Abstract: This paper describes numerical methods for the accurate solution of the nonlinear equations for water waves propagating on irrotational flow over a horizontal bed. Fourier approximation is used throughout. Firstly, the problem of waves propagating without change is considered, giving a set of nonlinear equations which may be conveniently solved by Newton's method. It is emphasized that the usual specification of water depth, wave height and wave period is not enough to solve the problem - an assumption as to wave speed or,mean current or mass flux must be included. Comparing results with previous theoretical and experimental results, good .agreement was obtained. In the second part un^ steady wave motion is examined, and a numerical method proposed for studying the evolution of unsteady disturbances. This is applied to the case of a solitary wave being reflected by a vertical wall. Close agreement with experimental results is obtained. In addition, design criteria for force and moment on the wall are suggested.

19 citations

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TL;DR: A level set method for capturing the interface between two fluids is combined with a variable density projection method to allow for computation of a two-phase flow where the interface can merge/break and the flow can have a high Reynolds number.

825 citations

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TL;DR: In this paper, the authors developed a robust numerical method for modeling nonlinear gravity waves which is based on the Zakharov equation/mode-coupling idea but is generalized to include interactions up to an arbitrary order M in wave steepness.

Abstract: We develop a robust numerical method for modelling nonlinear gravity waves which is based on the Zakharov equation/mode-coupling idea but is generalized to include interactions up to an arbitrary order M in wave steepness. A large number ( N = O (1000)) of free wave modes are typically used whose amplitude evolutions are determined through a pseudospectral treatment of the nonlinear free-surface conditions. The computational effort is directly proportional to N and M , and the convergence with N and M is exponentially fast for waves up to approximately 80% of Stokes limiting steepness ( ka ∼ 0.35). The efficiency and accuracy of the method is demonstrated by comparisons to fully nonlinear semi-Lagrangian computations (Vinje & Brevig 1981); calculations of long-time evolution of wavetrains using the modified (fourth-order) Zakharov equations (Stiassnie & Shemer 1987); and experimental measurements of a travelling wave packet (Su 1982). As a final example of the usefulness of the method, we consider the nonlinear interactions between two colliding wave envelopes of different carrier frequencies.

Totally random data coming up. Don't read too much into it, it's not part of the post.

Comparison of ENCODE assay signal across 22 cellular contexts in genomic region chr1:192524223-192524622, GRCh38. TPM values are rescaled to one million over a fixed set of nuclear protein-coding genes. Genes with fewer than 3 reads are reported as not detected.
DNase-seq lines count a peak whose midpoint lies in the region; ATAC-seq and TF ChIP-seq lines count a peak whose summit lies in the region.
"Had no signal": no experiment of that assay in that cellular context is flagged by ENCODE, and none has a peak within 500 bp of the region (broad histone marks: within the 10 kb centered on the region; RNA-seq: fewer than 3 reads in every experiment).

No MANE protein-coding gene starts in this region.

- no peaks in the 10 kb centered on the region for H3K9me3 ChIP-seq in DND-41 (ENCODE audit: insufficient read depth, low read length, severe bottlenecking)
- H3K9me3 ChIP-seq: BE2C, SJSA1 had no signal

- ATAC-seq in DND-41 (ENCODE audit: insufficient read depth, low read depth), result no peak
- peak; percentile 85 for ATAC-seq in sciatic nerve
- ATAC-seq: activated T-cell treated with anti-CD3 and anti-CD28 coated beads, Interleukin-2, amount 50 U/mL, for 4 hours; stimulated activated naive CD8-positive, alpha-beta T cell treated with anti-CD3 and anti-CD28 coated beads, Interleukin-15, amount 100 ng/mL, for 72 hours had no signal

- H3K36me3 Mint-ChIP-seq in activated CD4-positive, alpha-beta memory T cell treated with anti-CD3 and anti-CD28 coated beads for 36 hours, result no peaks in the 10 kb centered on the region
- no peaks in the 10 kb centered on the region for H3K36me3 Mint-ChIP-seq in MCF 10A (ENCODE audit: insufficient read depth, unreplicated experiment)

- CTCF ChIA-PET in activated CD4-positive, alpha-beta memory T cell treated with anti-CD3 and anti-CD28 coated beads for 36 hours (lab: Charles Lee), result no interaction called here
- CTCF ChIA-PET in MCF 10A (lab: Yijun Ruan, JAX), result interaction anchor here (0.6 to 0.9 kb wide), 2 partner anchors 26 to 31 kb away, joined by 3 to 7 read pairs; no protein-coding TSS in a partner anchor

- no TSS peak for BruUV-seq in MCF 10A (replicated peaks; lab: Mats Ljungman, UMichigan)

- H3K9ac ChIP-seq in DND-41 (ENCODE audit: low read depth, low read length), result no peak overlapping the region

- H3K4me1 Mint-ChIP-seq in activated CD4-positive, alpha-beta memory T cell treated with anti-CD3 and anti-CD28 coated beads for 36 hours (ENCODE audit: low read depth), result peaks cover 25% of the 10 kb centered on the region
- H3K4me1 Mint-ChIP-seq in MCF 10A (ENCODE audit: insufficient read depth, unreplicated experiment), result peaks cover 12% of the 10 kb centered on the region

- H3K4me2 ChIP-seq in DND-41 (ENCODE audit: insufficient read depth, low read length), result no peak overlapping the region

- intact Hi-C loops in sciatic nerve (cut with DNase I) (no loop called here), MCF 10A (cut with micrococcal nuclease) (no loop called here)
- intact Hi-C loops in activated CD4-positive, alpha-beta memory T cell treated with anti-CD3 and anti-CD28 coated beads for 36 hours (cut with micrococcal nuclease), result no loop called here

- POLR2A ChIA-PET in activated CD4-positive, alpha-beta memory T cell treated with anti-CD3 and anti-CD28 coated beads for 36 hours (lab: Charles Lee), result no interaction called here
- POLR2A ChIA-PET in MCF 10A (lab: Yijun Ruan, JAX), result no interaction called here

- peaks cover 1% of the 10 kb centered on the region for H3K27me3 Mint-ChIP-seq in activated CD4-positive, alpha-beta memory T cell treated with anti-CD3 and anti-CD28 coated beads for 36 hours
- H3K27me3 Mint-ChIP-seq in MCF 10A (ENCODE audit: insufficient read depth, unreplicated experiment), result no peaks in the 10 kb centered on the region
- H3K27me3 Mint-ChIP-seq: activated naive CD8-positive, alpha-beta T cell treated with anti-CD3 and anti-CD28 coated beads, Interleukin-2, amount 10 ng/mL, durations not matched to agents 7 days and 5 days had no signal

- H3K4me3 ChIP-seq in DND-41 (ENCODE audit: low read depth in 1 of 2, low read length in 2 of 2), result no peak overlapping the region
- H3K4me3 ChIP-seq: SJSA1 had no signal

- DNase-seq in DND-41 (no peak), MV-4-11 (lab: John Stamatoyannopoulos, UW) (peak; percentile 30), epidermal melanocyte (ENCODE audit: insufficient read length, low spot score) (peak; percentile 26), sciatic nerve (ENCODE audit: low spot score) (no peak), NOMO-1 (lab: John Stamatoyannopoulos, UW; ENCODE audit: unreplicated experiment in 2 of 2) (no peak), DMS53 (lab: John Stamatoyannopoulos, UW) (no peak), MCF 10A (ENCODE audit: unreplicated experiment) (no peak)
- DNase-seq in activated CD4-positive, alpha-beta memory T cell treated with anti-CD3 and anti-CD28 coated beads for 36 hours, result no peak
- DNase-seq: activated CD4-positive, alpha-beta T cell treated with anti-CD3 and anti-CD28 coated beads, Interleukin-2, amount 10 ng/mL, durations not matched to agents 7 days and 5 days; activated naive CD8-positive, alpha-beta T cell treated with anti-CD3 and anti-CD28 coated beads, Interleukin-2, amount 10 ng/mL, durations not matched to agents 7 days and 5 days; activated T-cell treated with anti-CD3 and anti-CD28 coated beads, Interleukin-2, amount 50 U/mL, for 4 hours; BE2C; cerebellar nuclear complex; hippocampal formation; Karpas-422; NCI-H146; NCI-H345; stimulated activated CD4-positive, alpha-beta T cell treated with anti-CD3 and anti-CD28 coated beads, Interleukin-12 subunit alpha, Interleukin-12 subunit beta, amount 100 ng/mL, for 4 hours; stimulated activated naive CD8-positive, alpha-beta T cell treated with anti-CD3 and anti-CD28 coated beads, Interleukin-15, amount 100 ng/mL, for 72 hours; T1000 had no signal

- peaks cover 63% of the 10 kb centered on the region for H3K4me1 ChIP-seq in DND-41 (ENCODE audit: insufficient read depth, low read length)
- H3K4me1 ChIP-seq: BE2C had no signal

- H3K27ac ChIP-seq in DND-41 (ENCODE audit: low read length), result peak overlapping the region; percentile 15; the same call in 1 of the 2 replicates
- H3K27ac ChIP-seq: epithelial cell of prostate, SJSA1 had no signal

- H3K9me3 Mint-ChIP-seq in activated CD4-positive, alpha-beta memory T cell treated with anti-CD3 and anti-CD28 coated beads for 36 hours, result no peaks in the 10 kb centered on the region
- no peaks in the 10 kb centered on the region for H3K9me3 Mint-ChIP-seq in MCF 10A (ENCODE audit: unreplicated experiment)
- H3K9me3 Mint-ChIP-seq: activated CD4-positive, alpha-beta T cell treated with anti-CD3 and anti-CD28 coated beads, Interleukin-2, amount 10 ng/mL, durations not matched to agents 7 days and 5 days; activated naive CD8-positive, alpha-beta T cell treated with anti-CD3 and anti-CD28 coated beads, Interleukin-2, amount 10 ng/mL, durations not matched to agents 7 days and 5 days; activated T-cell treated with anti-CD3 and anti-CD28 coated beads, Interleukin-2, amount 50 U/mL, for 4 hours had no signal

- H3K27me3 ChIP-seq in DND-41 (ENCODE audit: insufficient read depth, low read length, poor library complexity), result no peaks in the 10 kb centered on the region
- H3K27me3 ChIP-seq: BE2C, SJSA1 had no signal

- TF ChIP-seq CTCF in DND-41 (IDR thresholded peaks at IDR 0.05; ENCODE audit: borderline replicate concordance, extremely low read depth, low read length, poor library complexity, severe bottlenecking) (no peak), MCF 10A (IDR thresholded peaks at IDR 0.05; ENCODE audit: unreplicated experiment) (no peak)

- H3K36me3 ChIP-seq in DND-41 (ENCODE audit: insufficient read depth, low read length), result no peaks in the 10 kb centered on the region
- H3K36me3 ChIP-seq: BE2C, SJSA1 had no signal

616 citations

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TL;DR: The algorithm is based upon Fick's law of diffusion and shifts particles in a manner that prevents highly anisotropic distributions and the onset of numerical instability, and is validated against analytical solutions for an internal flow at higher Reynolds numbers than previously.

513 citations

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TL;DR: In this article, an alternative Stokes theory for steady waves in water of constant depth is presented where the expansion parameter is the wave steepness itself, and the first step in application requires the solution of one nonlinear equation, rather than two or three simultaneously as has been previously necessary.

Abstract: An alternative Stokes theory for steady waves in water of constant depth is presented where the expansion parameter is the wave steepness itself. The first step in application requires the solution of one nonlinear equation, rather than two or three simultaneously as has been previously necessary. In addition to the usually specified design parameters of wave height, period and water depth, it is also necessary to specify the current or mass flux to apply any steady wave theory. The reason being that the waves almost always travel on some finite current and the apparent wave period is actually a Dopplershifted period. Most previous theories have ignored this, and their application has been indefinite, if not wrong, at first order. A numerical method for testing theoretical results is proposed, which shows that two existing theories are wrong at fifth order, while the present theory and that of Chappelear are correct. Comparisons with experiments and accurate numerical results show that the present theory ...

488 citations